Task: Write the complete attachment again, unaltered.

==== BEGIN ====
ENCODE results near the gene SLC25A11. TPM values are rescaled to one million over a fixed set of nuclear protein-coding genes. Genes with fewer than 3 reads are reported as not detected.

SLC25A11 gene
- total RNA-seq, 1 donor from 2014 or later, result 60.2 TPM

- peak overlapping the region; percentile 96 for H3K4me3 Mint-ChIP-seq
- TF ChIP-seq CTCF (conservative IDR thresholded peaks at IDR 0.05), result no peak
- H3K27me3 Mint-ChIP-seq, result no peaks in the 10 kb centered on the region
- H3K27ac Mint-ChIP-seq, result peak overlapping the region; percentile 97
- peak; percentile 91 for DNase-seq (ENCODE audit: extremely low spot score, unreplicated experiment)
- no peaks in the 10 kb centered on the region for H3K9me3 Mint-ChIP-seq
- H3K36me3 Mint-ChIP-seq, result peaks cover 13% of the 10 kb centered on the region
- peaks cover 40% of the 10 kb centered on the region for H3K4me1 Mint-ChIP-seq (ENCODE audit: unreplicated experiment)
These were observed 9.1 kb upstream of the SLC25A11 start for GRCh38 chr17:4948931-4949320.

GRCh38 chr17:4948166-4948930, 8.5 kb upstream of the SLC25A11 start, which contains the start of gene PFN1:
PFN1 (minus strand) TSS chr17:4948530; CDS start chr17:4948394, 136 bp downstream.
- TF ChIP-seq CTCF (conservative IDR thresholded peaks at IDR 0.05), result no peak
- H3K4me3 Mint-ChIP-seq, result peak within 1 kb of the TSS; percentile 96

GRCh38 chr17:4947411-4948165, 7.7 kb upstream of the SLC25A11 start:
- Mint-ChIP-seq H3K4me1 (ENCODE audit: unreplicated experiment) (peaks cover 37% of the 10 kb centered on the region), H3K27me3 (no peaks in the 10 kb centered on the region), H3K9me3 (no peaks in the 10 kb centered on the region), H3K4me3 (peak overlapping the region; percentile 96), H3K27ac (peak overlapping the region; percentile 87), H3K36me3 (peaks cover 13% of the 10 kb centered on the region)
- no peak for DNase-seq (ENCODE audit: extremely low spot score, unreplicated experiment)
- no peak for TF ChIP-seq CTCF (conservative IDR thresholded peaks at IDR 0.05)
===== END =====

ENCODE results near the gene SLC25A11. TPM values are rescaled to one million over a fixed set of nuclear protein-coding genes. Genes with fewer than 3 reads are reported as not detected.

SLC25A11 gene
- total RNA-seq, 1 donor from 2014 or later, result 60.2 TPM

- peak overlapping the region; percentile 96 for H3K4me3 Mint-ChIP-seq
- TF ChIP-seq CTCF (conservative IDR thresholded peaks at IDR 0.05), result no peak
- H3K27me3 Mint-ChIP-seq, result no peaks in the 10 kb centered on the region
- H3K27ac Mint-ChIP-seq, result peak overlapping the region; percentile 97
- peak; percentile 91 for DNase-seq (ENCODE audit: extremely low spot score, unreplicated experiment)
- no peaks in the 10 kb centered on the region for H3K9me3 Mint-ChIP-seq
- H3K36me3 Mint-ChIP-seq, result peaks cover 13% of the 10 kb centered on the region
- peaks cover 40% of the 10 kb centered on the region for H3K4me1 Mint-ChIP-seq (ENCODE audit: unreplicated experiment)
These were observed 9.1 kb upstream of the SLC25A11 start for GRCh38 chr17:4948931-4949320.

GRCh38 chr17:4948166-4948930, 8.5 kb upstream of the SLC25A11 start, which contains the start of gene PFN1:
PFN1 (minus strand) TSS chr17:4948530; CDS start chr17:4948394, 136 bp downstream.
- TF ChIP-seq CTCF (conservative IDR thresholded peaks at IDR 0.05), result no peak
- H3K4me3 Mint-ChIP-seq, result peak within 1 kb of the TSS; percentile 96

GRCh38 chr17:4947411-4948165, 7.7 kb upstream of the SLC25A11 start:
- Mint-ChIP-seq H3K4me1 (ENCODE audit: unreplicated experiment) (peaks cover 37% of the 10 kb centered on the region), H3K27me3 (no peaks in the 10 kb centered on the region), H3K9me3 (no peaks in the 10 kb centered on the region), H3K4me3 (peak overlapping the region; percentile 96), H3K27ac (peak overlapping the region; percentile 87), H3K36me3 (peaks cover 13% of the 10 kb centered on the region)
- no peak for DNase-seq (ENCODE audit: extremely low spot score, unreplicated experiment)
- no peak for TF ChIP-seq CTCF (conservative IDR thresholded peaks at IDR 0.05)